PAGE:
Due to pandemic-induced uncertainty regarding when sports might return, a school district in Kentucky informed all of its head coaches, assistant coaches and band directors that their contracts would not be renewed.
As reported by the The Times-Tribune of Corbin, each head coach, assistant coach and band director in the Laurel County Public Schools system was notified of the decision through an email that stated that their current contract of employment would not be renewed for 2020-21 school year.
The Laurel County Public Schools system sent out the following statement concerning the decision:
“The Kentucky Department of Education recommended that all athletic coaches receive non-renewal letters for the upcoming athletic season due to the uncertainty of when school athletics will resume. Per the order by Governor (Andy) Beshear, all athletic and extra-curricular activities are canceled through at least May 31. Additionally, per recommendation by Governor Beshear all school-owned athletic facilities and properties are to remain closed through June 30, 2020. Laurel County Schools have a rich history of athletic success. We are home to numerous district, region, and state championships! We look forward to seeing our athletes and band students back in action and showcasing their talents. We are hopeful this will be able to occur this fall, but at this time there is no definitive timeline. We will continue to wait for further guidance from the KHSAA, KDE, and Governor Beshear.”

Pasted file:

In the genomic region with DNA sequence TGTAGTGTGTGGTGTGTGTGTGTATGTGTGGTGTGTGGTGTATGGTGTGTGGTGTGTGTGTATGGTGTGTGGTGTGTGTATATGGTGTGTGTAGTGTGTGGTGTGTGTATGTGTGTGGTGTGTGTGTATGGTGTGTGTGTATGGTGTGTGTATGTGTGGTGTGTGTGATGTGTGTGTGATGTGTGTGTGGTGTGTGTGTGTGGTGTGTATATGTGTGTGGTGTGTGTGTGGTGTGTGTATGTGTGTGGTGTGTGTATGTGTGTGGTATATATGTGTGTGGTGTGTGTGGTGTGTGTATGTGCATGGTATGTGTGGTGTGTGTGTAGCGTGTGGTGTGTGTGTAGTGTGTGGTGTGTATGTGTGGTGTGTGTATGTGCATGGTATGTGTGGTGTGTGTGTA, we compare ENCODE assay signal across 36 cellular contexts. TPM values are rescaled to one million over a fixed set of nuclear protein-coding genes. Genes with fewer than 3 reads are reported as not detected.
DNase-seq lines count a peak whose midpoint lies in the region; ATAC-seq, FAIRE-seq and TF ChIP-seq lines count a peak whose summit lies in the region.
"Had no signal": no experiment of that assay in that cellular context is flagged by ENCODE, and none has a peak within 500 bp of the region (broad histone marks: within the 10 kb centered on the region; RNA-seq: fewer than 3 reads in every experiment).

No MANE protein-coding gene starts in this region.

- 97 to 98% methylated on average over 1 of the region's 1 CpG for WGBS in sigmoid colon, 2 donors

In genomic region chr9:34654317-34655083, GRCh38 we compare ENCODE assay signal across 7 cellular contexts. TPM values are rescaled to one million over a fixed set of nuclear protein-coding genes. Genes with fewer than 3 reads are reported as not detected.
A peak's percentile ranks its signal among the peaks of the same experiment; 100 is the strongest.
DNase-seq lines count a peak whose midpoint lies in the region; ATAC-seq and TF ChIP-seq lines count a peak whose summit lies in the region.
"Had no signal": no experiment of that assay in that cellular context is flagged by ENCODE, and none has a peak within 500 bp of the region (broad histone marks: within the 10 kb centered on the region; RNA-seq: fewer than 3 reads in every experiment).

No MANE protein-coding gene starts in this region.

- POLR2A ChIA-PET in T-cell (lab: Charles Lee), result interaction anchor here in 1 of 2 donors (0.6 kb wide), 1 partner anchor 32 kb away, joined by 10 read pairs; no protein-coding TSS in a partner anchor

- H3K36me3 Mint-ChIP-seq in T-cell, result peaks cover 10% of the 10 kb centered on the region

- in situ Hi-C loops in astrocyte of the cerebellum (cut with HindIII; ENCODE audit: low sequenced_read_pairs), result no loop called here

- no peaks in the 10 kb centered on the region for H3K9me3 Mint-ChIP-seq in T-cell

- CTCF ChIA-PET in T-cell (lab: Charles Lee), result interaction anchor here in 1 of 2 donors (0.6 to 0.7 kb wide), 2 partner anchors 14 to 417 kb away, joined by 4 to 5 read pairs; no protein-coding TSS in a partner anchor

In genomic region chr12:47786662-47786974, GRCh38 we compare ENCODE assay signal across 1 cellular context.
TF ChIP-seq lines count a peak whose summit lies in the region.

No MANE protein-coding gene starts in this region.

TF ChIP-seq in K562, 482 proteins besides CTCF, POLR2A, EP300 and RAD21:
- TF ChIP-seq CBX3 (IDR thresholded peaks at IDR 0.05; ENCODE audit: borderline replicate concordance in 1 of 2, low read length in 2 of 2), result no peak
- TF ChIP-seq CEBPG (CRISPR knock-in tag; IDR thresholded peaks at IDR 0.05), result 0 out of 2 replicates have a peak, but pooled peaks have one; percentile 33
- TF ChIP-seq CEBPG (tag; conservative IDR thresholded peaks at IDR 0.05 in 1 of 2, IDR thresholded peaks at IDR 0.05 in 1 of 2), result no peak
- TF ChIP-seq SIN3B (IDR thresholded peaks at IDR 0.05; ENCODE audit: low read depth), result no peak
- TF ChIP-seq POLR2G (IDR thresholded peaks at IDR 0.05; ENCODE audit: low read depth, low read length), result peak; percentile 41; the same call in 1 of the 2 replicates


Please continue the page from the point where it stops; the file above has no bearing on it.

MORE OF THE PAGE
Coaches who wished to remain anonymous in the hope they might eventually return to their positions, expressed their disappointment that they were not given advanced notice of the district's decision, nor a say in it.
“We are facing a new and challenging landscape with this pandemic, it is nice to see who has been supporting us and who does not,” one coach said. “Receiving pink slips in an email and not discussing it prior to the entire athletic staff or extracurricular activity leaders clearly shows either the administration's lack of communication and professionalism or lack of support, maybe both.”
“No high school coach gets into it to make money," said another. "Truth be known, most people would think we were crazy if they knew what it breaks down to as an hourly rate. We show up as professionals, care about the kids we work with, bare the brunt of criticism, take responsibility for how our players perform and never cry about how much we make. Getting an email telling me I would not be hired back was just another way of telling us what we do does not matter. I believe the administration believes if there is no season, then coaches should not get paid. Bottom line, we will get hired back when seasons start but they don't have to by law, to me this shows no support for the work we do. Secondly, it has never been about money to me but it does show some type of commitment to me as a person, just like a commitment I made to in the Laurel County School District.”